Putin: I hope not to use troops
Russia's President Vladimir Putin says he hopes he won't have to send Russian troops into eastern Ukraine, which has been engulfed by violent protests against the new authorities in Kiev.
He also rejected claims that Russian special forces are fomenting unrest there but recognised for the first time that the troops in unmarked uniforms who had taken control of Ukraine's Crimea before its annexation by Moscow were Russian soldiers.
He expressed hope for a political and diplomatic solution of the worst East-West crisis since the Cold War.
Speaking in a televised call-in show with the nation, Mr Putin harshly criticised the West for trying to pull Ukraine into its orbit and said that people in eastern Ukraine have risen against the authorities in Kiev, who ignored their rights and legitimate demands.
A wave of protests, which Ukraine and the West said was organised by Russia and involved Russian special forces, have swept eastern Ukraine over the past weeks, with gunmen seizing government offices and police stations in at least 10 cities.
"It's all nonsense, there are no special units, special forces or instructors in the east of Ukraine," Mr Putin said.
At the same time, he recognised for the first time that soldiers in unmarked uniforms - dubbed "little green men" by some - who appeared in Crimea laying the ground for its annexation by Moscow last month were Russian troops.
Mr Putin, who previously said the troops were local self-defence forces, said the Russian soldiers' presence was necessary to protect the local population from armed radicals and to ensure the holding of a referendum, in which an overwhelming majority of its residents voted to join Russia.
"Our servicemen stood behind the back of Crimea's self-defence forces," Mr Putin said. "They acted politely, but resolutely and professionally. There was no other way to hold the referendum in an open, honest and honourable way and allow the people to express their opinion."
Mr Putin insisted that protests in the east of Ukraine only involve locals. He said that he told his Western counterparts that only local residents are involved in the protests in the east, and "they have nowhere else to go, they are masters of their land."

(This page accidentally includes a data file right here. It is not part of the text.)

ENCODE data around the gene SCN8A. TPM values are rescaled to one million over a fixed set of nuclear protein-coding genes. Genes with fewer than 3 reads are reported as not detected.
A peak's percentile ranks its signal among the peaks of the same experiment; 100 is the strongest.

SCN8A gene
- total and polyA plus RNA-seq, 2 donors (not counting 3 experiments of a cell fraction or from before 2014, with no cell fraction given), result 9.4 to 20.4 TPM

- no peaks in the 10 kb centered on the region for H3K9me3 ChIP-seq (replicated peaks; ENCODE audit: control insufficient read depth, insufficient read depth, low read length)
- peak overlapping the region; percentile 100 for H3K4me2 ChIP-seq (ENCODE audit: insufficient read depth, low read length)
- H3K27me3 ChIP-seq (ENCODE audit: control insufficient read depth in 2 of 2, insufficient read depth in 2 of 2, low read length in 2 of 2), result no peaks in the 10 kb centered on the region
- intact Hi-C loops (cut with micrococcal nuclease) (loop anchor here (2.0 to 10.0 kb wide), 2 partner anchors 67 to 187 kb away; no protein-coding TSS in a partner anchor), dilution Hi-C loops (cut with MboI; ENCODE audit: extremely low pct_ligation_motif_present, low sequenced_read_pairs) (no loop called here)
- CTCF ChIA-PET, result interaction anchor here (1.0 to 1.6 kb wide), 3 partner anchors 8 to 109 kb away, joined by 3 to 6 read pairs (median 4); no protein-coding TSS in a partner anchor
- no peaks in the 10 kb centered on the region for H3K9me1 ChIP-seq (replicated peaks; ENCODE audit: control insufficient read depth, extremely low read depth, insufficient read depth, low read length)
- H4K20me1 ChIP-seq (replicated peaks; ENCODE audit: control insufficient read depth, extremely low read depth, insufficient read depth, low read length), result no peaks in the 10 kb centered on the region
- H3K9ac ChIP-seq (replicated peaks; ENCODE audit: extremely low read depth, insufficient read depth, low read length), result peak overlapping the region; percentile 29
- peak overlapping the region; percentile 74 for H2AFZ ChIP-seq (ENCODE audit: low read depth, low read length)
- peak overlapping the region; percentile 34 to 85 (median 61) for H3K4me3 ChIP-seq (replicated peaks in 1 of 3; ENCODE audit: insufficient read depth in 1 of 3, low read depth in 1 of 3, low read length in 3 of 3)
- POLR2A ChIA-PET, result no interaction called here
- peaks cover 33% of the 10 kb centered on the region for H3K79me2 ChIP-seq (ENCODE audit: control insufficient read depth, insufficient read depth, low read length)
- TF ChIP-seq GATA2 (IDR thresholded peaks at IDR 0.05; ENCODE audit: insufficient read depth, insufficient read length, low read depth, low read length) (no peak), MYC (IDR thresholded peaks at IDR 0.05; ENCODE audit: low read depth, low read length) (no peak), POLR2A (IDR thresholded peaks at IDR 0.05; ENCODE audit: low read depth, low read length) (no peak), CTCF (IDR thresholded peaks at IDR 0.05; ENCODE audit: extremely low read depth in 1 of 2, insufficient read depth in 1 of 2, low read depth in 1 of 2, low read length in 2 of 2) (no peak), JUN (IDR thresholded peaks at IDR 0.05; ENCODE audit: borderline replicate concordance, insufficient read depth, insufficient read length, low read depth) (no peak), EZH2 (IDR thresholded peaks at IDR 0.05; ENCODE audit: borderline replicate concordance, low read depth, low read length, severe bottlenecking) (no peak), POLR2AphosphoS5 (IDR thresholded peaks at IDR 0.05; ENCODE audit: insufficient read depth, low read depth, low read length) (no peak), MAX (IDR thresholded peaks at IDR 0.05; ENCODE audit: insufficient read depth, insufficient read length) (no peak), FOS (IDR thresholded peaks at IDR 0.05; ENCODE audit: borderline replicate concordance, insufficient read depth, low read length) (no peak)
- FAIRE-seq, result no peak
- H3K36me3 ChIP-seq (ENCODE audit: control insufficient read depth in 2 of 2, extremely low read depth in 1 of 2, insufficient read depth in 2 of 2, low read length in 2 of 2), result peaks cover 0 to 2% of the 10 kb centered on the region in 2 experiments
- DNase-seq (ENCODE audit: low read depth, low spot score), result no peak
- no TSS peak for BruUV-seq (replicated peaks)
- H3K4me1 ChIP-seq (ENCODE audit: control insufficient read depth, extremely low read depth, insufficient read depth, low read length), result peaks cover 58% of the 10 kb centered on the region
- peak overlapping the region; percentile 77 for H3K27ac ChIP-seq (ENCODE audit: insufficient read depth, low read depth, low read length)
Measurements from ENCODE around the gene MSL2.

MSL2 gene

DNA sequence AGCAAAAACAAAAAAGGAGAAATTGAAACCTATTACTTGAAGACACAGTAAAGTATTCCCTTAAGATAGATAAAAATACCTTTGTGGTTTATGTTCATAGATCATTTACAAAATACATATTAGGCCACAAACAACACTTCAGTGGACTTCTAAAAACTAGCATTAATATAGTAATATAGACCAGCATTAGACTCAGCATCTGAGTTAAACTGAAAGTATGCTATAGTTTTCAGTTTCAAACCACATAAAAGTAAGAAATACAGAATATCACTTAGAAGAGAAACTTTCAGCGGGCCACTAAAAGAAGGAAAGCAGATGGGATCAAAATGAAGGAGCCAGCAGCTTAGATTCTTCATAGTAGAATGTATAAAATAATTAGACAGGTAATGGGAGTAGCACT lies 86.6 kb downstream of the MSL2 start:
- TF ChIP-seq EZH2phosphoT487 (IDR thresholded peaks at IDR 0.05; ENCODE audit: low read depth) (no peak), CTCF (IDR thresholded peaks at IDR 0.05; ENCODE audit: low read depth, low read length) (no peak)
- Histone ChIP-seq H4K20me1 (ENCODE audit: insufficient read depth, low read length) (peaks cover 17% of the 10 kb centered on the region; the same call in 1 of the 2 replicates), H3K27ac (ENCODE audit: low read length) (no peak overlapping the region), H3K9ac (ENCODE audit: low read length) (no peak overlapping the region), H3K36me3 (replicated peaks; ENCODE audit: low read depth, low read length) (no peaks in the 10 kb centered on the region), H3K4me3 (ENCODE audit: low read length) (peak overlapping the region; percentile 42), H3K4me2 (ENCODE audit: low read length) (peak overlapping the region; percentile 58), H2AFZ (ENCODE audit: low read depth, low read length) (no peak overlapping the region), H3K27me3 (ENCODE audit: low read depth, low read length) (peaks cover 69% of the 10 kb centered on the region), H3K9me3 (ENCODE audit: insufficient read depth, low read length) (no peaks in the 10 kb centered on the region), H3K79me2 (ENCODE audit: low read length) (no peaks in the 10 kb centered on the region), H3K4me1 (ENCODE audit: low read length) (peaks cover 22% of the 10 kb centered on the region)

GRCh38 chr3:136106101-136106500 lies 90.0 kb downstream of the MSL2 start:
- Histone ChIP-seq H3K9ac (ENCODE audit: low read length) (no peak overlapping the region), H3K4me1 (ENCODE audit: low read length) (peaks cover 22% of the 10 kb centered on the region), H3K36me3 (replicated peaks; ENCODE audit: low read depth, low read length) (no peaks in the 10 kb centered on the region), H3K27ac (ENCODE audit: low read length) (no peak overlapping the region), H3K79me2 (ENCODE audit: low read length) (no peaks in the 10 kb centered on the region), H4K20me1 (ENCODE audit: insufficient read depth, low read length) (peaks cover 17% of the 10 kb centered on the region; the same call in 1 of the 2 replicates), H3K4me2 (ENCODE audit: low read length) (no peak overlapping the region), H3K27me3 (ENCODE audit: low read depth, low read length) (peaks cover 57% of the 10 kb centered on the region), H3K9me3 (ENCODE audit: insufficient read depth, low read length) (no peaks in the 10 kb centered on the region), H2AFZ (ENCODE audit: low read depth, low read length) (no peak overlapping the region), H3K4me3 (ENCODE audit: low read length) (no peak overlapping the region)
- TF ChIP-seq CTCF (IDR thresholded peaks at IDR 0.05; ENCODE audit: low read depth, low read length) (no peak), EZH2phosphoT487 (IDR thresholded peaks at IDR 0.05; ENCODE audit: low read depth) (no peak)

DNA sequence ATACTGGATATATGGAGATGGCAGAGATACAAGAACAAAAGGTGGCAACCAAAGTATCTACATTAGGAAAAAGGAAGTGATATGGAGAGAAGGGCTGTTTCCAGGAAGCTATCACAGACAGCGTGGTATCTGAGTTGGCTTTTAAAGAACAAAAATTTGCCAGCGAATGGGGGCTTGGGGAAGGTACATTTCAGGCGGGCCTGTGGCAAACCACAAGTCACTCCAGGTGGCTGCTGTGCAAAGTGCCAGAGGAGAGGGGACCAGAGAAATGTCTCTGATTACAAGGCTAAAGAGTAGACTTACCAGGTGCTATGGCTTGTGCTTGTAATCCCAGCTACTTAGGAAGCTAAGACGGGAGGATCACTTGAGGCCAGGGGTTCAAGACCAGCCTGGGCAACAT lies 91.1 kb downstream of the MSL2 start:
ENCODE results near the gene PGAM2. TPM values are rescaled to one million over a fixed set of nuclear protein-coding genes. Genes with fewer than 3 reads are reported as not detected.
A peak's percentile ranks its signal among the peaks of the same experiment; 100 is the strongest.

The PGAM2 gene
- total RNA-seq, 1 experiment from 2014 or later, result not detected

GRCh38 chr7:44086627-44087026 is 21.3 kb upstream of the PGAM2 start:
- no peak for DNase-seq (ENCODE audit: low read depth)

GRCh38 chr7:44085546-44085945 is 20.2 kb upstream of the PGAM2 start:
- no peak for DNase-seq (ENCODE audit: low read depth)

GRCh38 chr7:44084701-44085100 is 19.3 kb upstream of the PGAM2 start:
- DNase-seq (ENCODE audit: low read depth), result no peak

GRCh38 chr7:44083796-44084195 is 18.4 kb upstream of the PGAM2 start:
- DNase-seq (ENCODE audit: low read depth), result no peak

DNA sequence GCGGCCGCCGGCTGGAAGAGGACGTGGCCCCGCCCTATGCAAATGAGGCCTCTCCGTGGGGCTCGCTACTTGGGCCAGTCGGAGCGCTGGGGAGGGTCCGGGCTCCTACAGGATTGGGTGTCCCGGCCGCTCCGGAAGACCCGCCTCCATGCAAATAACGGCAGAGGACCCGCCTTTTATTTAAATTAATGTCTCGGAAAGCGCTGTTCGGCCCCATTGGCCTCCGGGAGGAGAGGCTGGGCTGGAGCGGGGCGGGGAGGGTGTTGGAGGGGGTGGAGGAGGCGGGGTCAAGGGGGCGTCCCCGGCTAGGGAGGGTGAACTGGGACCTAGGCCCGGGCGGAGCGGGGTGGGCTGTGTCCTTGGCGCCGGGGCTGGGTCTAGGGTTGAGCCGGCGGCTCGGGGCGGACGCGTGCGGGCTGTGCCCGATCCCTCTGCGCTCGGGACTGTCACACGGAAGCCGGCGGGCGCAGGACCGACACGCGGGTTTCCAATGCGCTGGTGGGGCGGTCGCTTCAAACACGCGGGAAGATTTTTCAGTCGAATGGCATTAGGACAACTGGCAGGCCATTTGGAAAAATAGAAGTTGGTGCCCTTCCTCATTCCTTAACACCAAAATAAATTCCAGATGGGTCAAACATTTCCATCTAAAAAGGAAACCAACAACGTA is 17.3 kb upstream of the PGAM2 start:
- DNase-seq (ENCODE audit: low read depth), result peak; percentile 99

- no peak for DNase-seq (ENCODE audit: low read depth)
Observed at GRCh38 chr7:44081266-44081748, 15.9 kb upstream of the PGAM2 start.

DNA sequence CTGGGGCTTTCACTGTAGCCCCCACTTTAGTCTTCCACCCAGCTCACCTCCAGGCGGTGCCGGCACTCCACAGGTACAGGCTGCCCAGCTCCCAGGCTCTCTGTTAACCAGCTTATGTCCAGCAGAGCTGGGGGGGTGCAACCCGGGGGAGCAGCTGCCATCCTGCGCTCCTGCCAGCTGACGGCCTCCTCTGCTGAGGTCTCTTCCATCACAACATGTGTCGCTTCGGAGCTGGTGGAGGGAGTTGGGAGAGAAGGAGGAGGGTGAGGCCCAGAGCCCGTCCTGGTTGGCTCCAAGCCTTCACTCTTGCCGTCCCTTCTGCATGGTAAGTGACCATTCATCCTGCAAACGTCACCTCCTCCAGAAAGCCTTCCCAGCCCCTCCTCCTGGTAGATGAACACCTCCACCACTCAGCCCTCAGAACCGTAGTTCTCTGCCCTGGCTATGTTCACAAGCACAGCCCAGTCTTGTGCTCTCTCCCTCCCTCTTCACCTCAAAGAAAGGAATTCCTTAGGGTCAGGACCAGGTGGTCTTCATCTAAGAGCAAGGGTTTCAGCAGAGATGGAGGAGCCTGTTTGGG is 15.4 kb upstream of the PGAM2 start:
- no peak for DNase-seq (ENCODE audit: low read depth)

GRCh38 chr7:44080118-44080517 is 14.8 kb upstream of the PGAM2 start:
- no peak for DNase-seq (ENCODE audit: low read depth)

He denounced the Ukrainian authorities' decision to use the military to uproot the protests in the east as a "grave crime".
Russia has demanded that the new government in Kiev, which replaced the ousted pro-Russian President Viktor Yanukovych who fled to Russia following protests over his decision to ditch a pact with the EU in favour of closer ties with Russia, move to transform the country into a loose federation. Ukraine has rejected the demand, but promised to give the regions more powers.
Mr Putin repeated his argument that regions in eastern Ukraine historically had been part of the Russian empire and called Novorossiya before they were handed over to Ukraine by the Bolsheviks in the 1920s. "God knows why," he said.
But he also seemed to keep the door open for Russia to recognise Ukraine's presidential election set for May 25, softening his previous demand that it must be postponed until the autumn and preceded by a referendum on broader powers for the regions. He added that the primary goal is to ensure that people in the east should be offered clear guarantees of the protection of their rights.
Mr Putin also urged Ukraine to reopen trade and transport routes into Moldova's separatist province of Trans-Dniester. Russia and the Trans-Dniester authorities say that the Ukrainians have blocked transport routes to the region. Moldova has frozen ties with Trans-Dniester since the 1992 war.
Mr Putin maintained a tough stance on the gas price to Ukraine, which Russia has hiked 80% since Mr Yanukovych's ousting and warned that Moscow will start requesting advance payments for gas shipped to Ukraine in one month if it fails to reach agreement on settling its debts.
Facing questions about more Western penalties to follow the first rounds of sanctions over the annexation of Crimea, Mr Putin sought to assuage fears they could cripple Russia's vital energy sector. He said that the EU will be unable to do without Russian natural gas supplies, and it would be hard for the U. to hurt Russia by encouraging a drop in oil prices.
"They badly want to bite us, but their opportunities are limited," he said.
He also took a video question from National Security Agency leaker Edward Snowden, whom Russia granted asylum last year.
Asked by Mr Snowden about Russia's surveillance programmes, Mr Putin said that Russian special services also tap on communications in their fight against terrorism, but don't do it on such a massive scale as the US.